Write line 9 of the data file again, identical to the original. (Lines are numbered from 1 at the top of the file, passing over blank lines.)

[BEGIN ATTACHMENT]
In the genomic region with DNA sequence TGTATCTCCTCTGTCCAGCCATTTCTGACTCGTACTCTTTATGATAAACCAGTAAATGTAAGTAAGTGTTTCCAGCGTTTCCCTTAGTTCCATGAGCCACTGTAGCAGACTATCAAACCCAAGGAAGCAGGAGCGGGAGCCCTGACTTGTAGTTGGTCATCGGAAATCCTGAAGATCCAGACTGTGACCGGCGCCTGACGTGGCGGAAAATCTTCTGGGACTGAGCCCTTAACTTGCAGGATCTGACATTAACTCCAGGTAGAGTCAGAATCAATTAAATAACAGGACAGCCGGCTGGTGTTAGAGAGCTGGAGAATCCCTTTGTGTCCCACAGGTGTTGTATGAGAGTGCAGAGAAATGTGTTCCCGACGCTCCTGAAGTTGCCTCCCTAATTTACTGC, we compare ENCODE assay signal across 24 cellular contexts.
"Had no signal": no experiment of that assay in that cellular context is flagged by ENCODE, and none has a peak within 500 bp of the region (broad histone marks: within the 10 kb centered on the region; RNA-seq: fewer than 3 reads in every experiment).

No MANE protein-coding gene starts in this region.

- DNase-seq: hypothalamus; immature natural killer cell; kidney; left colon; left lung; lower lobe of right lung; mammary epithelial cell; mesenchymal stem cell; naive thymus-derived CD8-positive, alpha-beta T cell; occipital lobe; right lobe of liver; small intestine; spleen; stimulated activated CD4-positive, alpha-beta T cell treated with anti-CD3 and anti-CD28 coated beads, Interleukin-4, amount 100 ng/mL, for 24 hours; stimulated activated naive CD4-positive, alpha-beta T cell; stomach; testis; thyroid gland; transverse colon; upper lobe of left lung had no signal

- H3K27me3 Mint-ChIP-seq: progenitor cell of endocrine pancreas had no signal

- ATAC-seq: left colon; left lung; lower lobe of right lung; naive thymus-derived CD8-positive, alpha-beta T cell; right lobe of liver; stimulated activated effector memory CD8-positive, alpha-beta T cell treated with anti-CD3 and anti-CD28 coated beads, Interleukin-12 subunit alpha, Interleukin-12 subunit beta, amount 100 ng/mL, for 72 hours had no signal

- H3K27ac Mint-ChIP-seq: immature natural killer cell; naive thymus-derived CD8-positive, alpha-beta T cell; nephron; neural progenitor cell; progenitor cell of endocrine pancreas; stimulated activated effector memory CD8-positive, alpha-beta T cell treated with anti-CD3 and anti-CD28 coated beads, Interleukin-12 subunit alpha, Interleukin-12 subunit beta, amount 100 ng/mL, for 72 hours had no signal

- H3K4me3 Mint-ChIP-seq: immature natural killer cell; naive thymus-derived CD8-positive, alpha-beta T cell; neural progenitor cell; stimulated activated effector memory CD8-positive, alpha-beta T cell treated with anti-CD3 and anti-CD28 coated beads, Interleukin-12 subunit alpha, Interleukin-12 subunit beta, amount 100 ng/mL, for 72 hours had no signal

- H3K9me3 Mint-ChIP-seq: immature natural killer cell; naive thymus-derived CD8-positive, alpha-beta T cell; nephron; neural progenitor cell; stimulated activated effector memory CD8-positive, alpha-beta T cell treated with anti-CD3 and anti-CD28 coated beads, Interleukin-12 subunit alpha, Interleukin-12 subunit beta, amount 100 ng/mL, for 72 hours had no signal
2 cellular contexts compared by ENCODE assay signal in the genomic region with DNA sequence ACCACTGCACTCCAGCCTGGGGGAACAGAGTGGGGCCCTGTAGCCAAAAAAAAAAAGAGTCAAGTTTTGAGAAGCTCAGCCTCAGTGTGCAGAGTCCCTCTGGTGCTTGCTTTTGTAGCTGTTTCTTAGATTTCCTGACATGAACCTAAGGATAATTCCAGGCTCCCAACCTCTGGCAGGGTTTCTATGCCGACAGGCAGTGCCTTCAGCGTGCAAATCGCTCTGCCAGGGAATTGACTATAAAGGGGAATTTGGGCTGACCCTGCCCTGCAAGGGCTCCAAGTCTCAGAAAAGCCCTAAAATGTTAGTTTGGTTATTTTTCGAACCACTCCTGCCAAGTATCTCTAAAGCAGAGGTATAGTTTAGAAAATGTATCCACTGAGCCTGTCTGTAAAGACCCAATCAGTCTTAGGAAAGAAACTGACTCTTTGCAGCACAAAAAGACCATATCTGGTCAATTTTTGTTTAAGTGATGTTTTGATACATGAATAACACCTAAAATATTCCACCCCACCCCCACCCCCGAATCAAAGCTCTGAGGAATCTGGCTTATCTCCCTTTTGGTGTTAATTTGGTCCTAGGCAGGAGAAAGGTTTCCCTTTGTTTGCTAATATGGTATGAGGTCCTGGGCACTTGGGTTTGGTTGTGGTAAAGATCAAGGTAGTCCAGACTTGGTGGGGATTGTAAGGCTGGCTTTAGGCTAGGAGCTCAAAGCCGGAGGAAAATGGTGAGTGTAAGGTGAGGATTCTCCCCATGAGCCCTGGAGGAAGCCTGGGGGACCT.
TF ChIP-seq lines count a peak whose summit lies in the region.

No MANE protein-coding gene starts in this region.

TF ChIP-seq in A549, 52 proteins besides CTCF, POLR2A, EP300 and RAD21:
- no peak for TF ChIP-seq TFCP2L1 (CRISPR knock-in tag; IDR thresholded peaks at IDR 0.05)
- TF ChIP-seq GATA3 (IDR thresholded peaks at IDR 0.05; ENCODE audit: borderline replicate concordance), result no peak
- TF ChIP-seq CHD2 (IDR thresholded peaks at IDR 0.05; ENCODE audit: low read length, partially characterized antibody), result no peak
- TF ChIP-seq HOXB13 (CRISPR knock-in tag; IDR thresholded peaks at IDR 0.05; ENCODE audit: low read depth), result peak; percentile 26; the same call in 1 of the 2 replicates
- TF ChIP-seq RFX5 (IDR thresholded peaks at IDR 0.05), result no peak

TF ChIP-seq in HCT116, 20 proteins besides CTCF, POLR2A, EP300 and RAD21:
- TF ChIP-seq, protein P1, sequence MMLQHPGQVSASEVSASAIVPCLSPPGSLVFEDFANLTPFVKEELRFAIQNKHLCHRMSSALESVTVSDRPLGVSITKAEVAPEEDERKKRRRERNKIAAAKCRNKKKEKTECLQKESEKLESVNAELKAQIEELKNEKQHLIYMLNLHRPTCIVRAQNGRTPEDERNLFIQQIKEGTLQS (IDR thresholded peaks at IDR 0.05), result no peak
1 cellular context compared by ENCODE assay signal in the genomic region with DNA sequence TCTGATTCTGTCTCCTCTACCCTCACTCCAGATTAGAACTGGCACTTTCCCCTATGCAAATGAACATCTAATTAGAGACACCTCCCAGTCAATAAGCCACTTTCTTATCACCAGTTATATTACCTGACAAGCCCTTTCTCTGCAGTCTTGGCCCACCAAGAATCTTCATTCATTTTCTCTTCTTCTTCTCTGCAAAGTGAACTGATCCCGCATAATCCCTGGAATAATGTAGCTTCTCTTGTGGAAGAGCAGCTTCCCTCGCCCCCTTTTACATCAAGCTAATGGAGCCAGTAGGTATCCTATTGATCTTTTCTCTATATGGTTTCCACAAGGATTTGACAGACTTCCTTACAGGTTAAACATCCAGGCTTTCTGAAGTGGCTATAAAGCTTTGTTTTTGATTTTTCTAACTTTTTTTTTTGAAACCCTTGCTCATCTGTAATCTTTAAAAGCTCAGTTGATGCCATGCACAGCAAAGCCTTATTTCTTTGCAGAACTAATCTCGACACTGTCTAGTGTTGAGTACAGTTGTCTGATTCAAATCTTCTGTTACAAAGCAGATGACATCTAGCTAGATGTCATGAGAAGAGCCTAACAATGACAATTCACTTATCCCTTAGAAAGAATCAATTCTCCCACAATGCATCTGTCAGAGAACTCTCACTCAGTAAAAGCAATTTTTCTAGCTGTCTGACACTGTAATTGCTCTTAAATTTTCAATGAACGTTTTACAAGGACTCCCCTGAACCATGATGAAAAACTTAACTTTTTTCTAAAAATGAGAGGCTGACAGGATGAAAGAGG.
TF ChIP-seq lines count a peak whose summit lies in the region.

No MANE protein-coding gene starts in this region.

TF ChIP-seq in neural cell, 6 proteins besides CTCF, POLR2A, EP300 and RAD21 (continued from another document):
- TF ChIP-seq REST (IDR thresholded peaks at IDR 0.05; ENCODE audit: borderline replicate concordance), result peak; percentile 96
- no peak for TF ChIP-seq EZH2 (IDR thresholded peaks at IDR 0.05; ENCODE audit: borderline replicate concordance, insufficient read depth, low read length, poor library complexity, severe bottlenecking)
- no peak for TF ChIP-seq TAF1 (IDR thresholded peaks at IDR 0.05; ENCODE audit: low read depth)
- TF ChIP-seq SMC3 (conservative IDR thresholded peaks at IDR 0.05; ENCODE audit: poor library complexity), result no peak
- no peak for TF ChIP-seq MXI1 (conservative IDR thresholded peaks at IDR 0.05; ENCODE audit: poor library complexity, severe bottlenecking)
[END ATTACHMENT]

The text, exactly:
- H3K9me3 Mint-ChIP-seq: immature natural killer cell; naive thymus-derived CD8-positive, alpha-beta T cell; nephron; neural progenitor cell; stimulated activated effector memory CD8-positive, alpha-beta T cell treated with anti-CD3 and anti-CD28 coated beads, Interleukin-12 subunit alpha, Interleukin-12 subunit beta, amount 100 ng/mL, for 72 hours had no signal